•
Throughout the research stakeholders were enthusiastic about the potential of SIBs
•
Global and local momentum has grown substantially
•
Timing is ripe for South Africa to commence commissioning SIBs
But, the BDS space is not yet ready to pilot a traditional SIB
•
The first SIB in a country is an oft cited and deeply scrutinized example. Accordingly,
for further development of the market, it is necessary to tread carefully
We recommend:
•
Potential outcomes funders explore setting up a structure for simplified tariffbased BDS SIBs or supporting development of SIBs in another topic area
•
National Treasury issues several directives on SIBs and social investment
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RECOMMENDATIONS FOR OUTCOMES FUNDERS
Explore creating a simplified tariff-based SIB structure:
•
Work with an intermediary to identify a set of outcomes and values to ascribe those
outcomes and invite BDS providers to tender for contracts
Support development of SIBs in additional sectors:
•
Commission feasibility studies to explore the applicability and design of SIBs in a
particular focus area e.g. early childhood development, education and health issues
•
Consider adopting a coordinated approach to developing the SIB market e.g. the
Multilateral Investment Fund, a member of the Inter-American Development Bank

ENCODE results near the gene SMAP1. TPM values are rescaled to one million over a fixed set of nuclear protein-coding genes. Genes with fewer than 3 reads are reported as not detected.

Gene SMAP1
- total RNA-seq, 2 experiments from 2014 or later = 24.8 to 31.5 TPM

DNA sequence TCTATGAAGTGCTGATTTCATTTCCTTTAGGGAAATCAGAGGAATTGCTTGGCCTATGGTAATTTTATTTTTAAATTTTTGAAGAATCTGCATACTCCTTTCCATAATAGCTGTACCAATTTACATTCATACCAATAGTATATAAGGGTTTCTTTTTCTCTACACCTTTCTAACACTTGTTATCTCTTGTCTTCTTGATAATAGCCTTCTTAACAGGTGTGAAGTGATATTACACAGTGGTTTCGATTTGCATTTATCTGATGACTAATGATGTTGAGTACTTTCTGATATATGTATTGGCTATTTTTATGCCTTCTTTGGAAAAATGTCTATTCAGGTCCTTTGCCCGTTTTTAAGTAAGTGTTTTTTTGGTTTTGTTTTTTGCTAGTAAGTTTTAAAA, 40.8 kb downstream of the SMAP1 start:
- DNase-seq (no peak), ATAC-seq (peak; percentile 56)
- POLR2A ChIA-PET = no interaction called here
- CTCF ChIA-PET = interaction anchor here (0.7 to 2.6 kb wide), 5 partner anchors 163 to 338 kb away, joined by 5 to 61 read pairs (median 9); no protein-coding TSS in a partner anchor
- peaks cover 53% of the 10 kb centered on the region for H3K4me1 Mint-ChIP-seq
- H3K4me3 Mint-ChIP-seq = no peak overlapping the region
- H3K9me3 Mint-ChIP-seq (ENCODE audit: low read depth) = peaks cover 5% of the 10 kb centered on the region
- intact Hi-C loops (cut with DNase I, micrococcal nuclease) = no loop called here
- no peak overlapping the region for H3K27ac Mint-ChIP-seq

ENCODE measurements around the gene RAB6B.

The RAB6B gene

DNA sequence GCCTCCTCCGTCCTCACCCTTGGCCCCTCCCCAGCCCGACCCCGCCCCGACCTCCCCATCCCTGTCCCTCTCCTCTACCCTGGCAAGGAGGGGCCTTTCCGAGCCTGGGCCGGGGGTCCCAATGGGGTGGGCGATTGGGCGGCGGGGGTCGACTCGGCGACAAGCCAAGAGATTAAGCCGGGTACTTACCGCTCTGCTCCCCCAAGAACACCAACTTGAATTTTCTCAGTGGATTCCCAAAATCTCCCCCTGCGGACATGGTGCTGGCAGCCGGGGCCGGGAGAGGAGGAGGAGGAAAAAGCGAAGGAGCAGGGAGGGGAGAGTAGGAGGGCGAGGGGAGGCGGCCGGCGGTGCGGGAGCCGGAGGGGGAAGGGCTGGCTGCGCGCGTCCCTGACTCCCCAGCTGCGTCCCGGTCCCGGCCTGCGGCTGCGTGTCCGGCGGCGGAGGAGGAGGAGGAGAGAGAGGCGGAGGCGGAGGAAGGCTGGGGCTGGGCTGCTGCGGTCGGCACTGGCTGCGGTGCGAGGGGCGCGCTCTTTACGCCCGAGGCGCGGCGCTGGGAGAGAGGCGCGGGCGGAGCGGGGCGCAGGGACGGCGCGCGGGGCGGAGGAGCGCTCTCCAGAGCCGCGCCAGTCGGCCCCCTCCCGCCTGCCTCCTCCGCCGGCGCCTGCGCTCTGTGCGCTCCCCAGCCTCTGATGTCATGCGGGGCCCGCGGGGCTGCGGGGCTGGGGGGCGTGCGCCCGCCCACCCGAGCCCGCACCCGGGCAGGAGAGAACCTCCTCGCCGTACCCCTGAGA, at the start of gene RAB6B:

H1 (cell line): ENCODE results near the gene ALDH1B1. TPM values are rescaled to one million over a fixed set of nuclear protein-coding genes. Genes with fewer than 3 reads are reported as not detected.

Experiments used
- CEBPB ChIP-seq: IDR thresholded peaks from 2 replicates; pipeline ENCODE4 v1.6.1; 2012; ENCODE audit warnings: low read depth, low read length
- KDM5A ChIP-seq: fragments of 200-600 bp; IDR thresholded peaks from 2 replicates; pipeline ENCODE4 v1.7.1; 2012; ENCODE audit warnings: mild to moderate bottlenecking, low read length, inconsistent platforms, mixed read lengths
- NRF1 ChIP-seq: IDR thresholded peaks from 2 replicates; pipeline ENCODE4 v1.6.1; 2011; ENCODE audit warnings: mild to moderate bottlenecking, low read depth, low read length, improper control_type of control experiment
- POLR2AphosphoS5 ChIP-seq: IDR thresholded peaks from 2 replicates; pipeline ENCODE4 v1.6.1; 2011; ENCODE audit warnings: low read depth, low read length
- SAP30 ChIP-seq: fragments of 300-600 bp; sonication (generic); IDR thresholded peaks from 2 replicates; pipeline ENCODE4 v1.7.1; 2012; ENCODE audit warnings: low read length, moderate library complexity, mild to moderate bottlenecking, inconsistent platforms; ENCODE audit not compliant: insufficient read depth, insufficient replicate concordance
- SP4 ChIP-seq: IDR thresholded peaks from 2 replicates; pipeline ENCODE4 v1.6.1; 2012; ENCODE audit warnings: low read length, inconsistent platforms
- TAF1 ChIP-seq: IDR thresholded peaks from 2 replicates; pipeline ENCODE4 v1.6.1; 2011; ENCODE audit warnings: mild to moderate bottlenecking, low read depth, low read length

Group, announced in March a $5.3 million program to test SIBs in Latin America and
the Caribbean. This program will include $2.3 million in grant resources to build the
SIB ecosystem and another $3 million in investment capital to facilitate the launch of
up to three pilot SIBs and establish a proof-of-concept
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RECOMMENDATIONS FOR NATIONAL TREASURY
Issue a directive that SIBs could be a vehicle for national, provincial and local
governments to evaluate as a funding mechanism for social services
•
Throughout this research project, the coalition found significant enthusiasm for
exploring SIBs by members of government agencies and departments provided the
National Treasury sanctioned the use of these alternative forms of financing
Issue a directive that Enterprise Development spend could be channelled through a
SIB
•
Corporates presented themselves as a key potential investor group in SIBs during this
research. If government were to affirm the possibility of using ED funds to support
SME focused SIBs, this could mobilize a large pool of capital for SIBs
Explore tax relief for social investors
•
In the 2014 UK budget, a 30% tax relief for social investment was announced. This tax
relief is expected to generate £480 million in social investment over the next 5 years.
Similar legislation could help catalyse social investment in South Africa
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THANK YOU
Q &A